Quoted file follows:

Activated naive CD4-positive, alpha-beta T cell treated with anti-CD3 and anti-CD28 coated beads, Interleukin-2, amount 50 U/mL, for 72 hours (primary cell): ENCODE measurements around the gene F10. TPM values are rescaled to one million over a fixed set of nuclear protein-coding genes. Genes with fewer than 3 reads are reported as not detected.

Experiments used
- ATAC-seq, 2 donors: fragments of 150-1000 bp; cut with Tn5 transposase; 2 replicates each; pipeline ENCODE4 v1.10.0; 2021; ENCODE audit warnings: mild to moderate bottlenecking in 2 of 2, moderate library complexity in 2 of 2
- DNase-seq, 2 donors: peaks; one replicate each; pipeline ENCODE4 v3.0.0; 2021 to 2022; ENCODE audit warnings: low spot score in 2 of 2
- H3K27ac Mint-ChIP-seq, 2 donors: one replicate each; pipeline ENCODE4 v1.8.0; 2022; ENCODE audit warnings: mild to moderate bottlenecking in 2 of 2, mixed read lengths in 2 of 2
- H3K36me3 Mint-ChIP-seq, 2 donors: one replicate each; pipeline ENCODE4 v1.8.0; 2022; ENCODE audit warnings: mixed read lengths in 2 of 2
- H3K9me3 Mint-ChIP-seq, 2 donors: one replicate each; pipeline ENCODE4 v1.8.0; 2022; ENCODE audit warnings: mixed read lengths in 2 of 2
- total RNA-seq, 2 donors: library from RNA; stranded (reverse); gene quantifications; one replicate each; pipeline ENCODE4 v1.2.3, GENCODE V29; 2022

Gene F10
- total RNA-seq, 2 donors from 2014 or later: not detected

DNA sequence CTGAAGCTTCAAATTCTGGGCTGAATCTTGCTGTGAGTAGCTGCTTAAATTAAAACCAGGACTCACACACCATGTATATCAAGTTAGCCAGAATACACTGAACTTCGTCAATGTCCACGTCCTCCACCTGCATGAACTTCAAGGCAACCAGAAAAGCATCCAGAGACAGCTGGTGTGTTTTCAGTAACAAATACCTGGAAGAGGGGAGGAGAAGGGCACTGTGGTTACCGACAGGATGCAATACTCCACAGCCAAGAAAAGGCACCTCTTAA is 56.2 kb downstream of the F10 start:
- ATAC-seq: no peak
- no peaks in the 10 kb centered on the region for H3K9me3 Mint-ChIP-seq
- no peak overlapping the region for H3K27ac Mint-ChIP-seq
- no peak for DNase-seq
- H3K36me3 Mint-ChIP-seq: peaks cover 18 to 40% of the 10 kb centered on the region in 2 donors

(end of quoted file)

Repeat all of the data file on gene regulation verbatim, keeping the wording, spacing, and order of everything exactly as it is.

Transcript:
Activated naive CD4-positive, alpha-beta T cell treated with anti-CD3 and anti-CD28 coated beads, Interleukin-2, amount 50 U/mL, for 72 hours (primary cell): ENCODE measurements around the gene F10. TPM values are rescaled to one million over a fixed set of nuclear protein-coding genes. Genes with fewer than 3 reads are reported as not detected.

Experiments used
- ATAC-seq, 2 donors: fragments of 150-1000 bp; cut with Tn5 transposase; 2 replicates each; pipeline ENCODE4 v1.10.0; 2021; ENCODE audit warnings: mild to moderate bottlenecking in 2 of 2, moderate library complexity in 2 of 2
- DNase-seq, 2 donors: peaks; one replicate each; pipeline ENCODE4 v3.0.0; 2021 to 2022; ENCODE audit warnings: low spot score in 2 of 2
- H3K27ac Mint-ChIP-seq, 2 donors: one replicate each; pipeline ENCODE4 v1.8.0; 2022; ENCODE audit warnings: mild to moderate bottlenecking in 2 of 2, mixed read lengths in 2 of 2
- H3K36me3 Mint-ChIP-seq, 2 donors: one replicate each; pipeline ENCODE4 v1.8.0; 2022; ENCODE audit warnings: mixed read lengths in 2 of 2
- H3K9me3 Mint-ChIP-seq, 2 donors: one replicate each; pipeline ENCODE4 v1.8.0; 2022; ENCODE audit warnings: mixed read lengths in 2 of 2
- total RNA-seq, 2 donors: library from RNA; stranded (reverse); gene quantifications; one replicate each; pipeline ENCODE4 v1.2.3, GENCODE V29; 2022

Gene F10
- total RNA-seq, 2 donors from 2014 or later: not detected

DNA sequence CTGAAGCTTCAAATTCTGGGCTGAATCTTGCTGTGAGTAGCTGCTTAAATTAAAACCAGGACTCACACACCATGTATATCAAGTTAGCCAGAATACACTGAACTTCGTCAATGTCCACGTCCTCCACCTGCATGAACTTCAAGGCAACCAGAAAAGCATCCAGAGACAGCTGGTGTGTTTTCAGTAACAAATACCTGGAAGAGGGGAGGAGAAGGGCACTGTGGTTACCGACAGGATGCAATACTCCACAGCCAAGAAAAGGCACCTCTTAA is 56.2 kb downstream of the F10 start:
- ATAC-seq: no peak
- no peaks in the 10 kb centered on the region for H3K9me3 Mint-ChIP-seq
- no peak overlapping the region for H3K27ac Mint-ChIP-seq
- no peak for DNase-seq
- H3K36me3 Mint-ChIP-seq: peaks cover 18 to 40% of the 10 kb centered on the region in 2 donors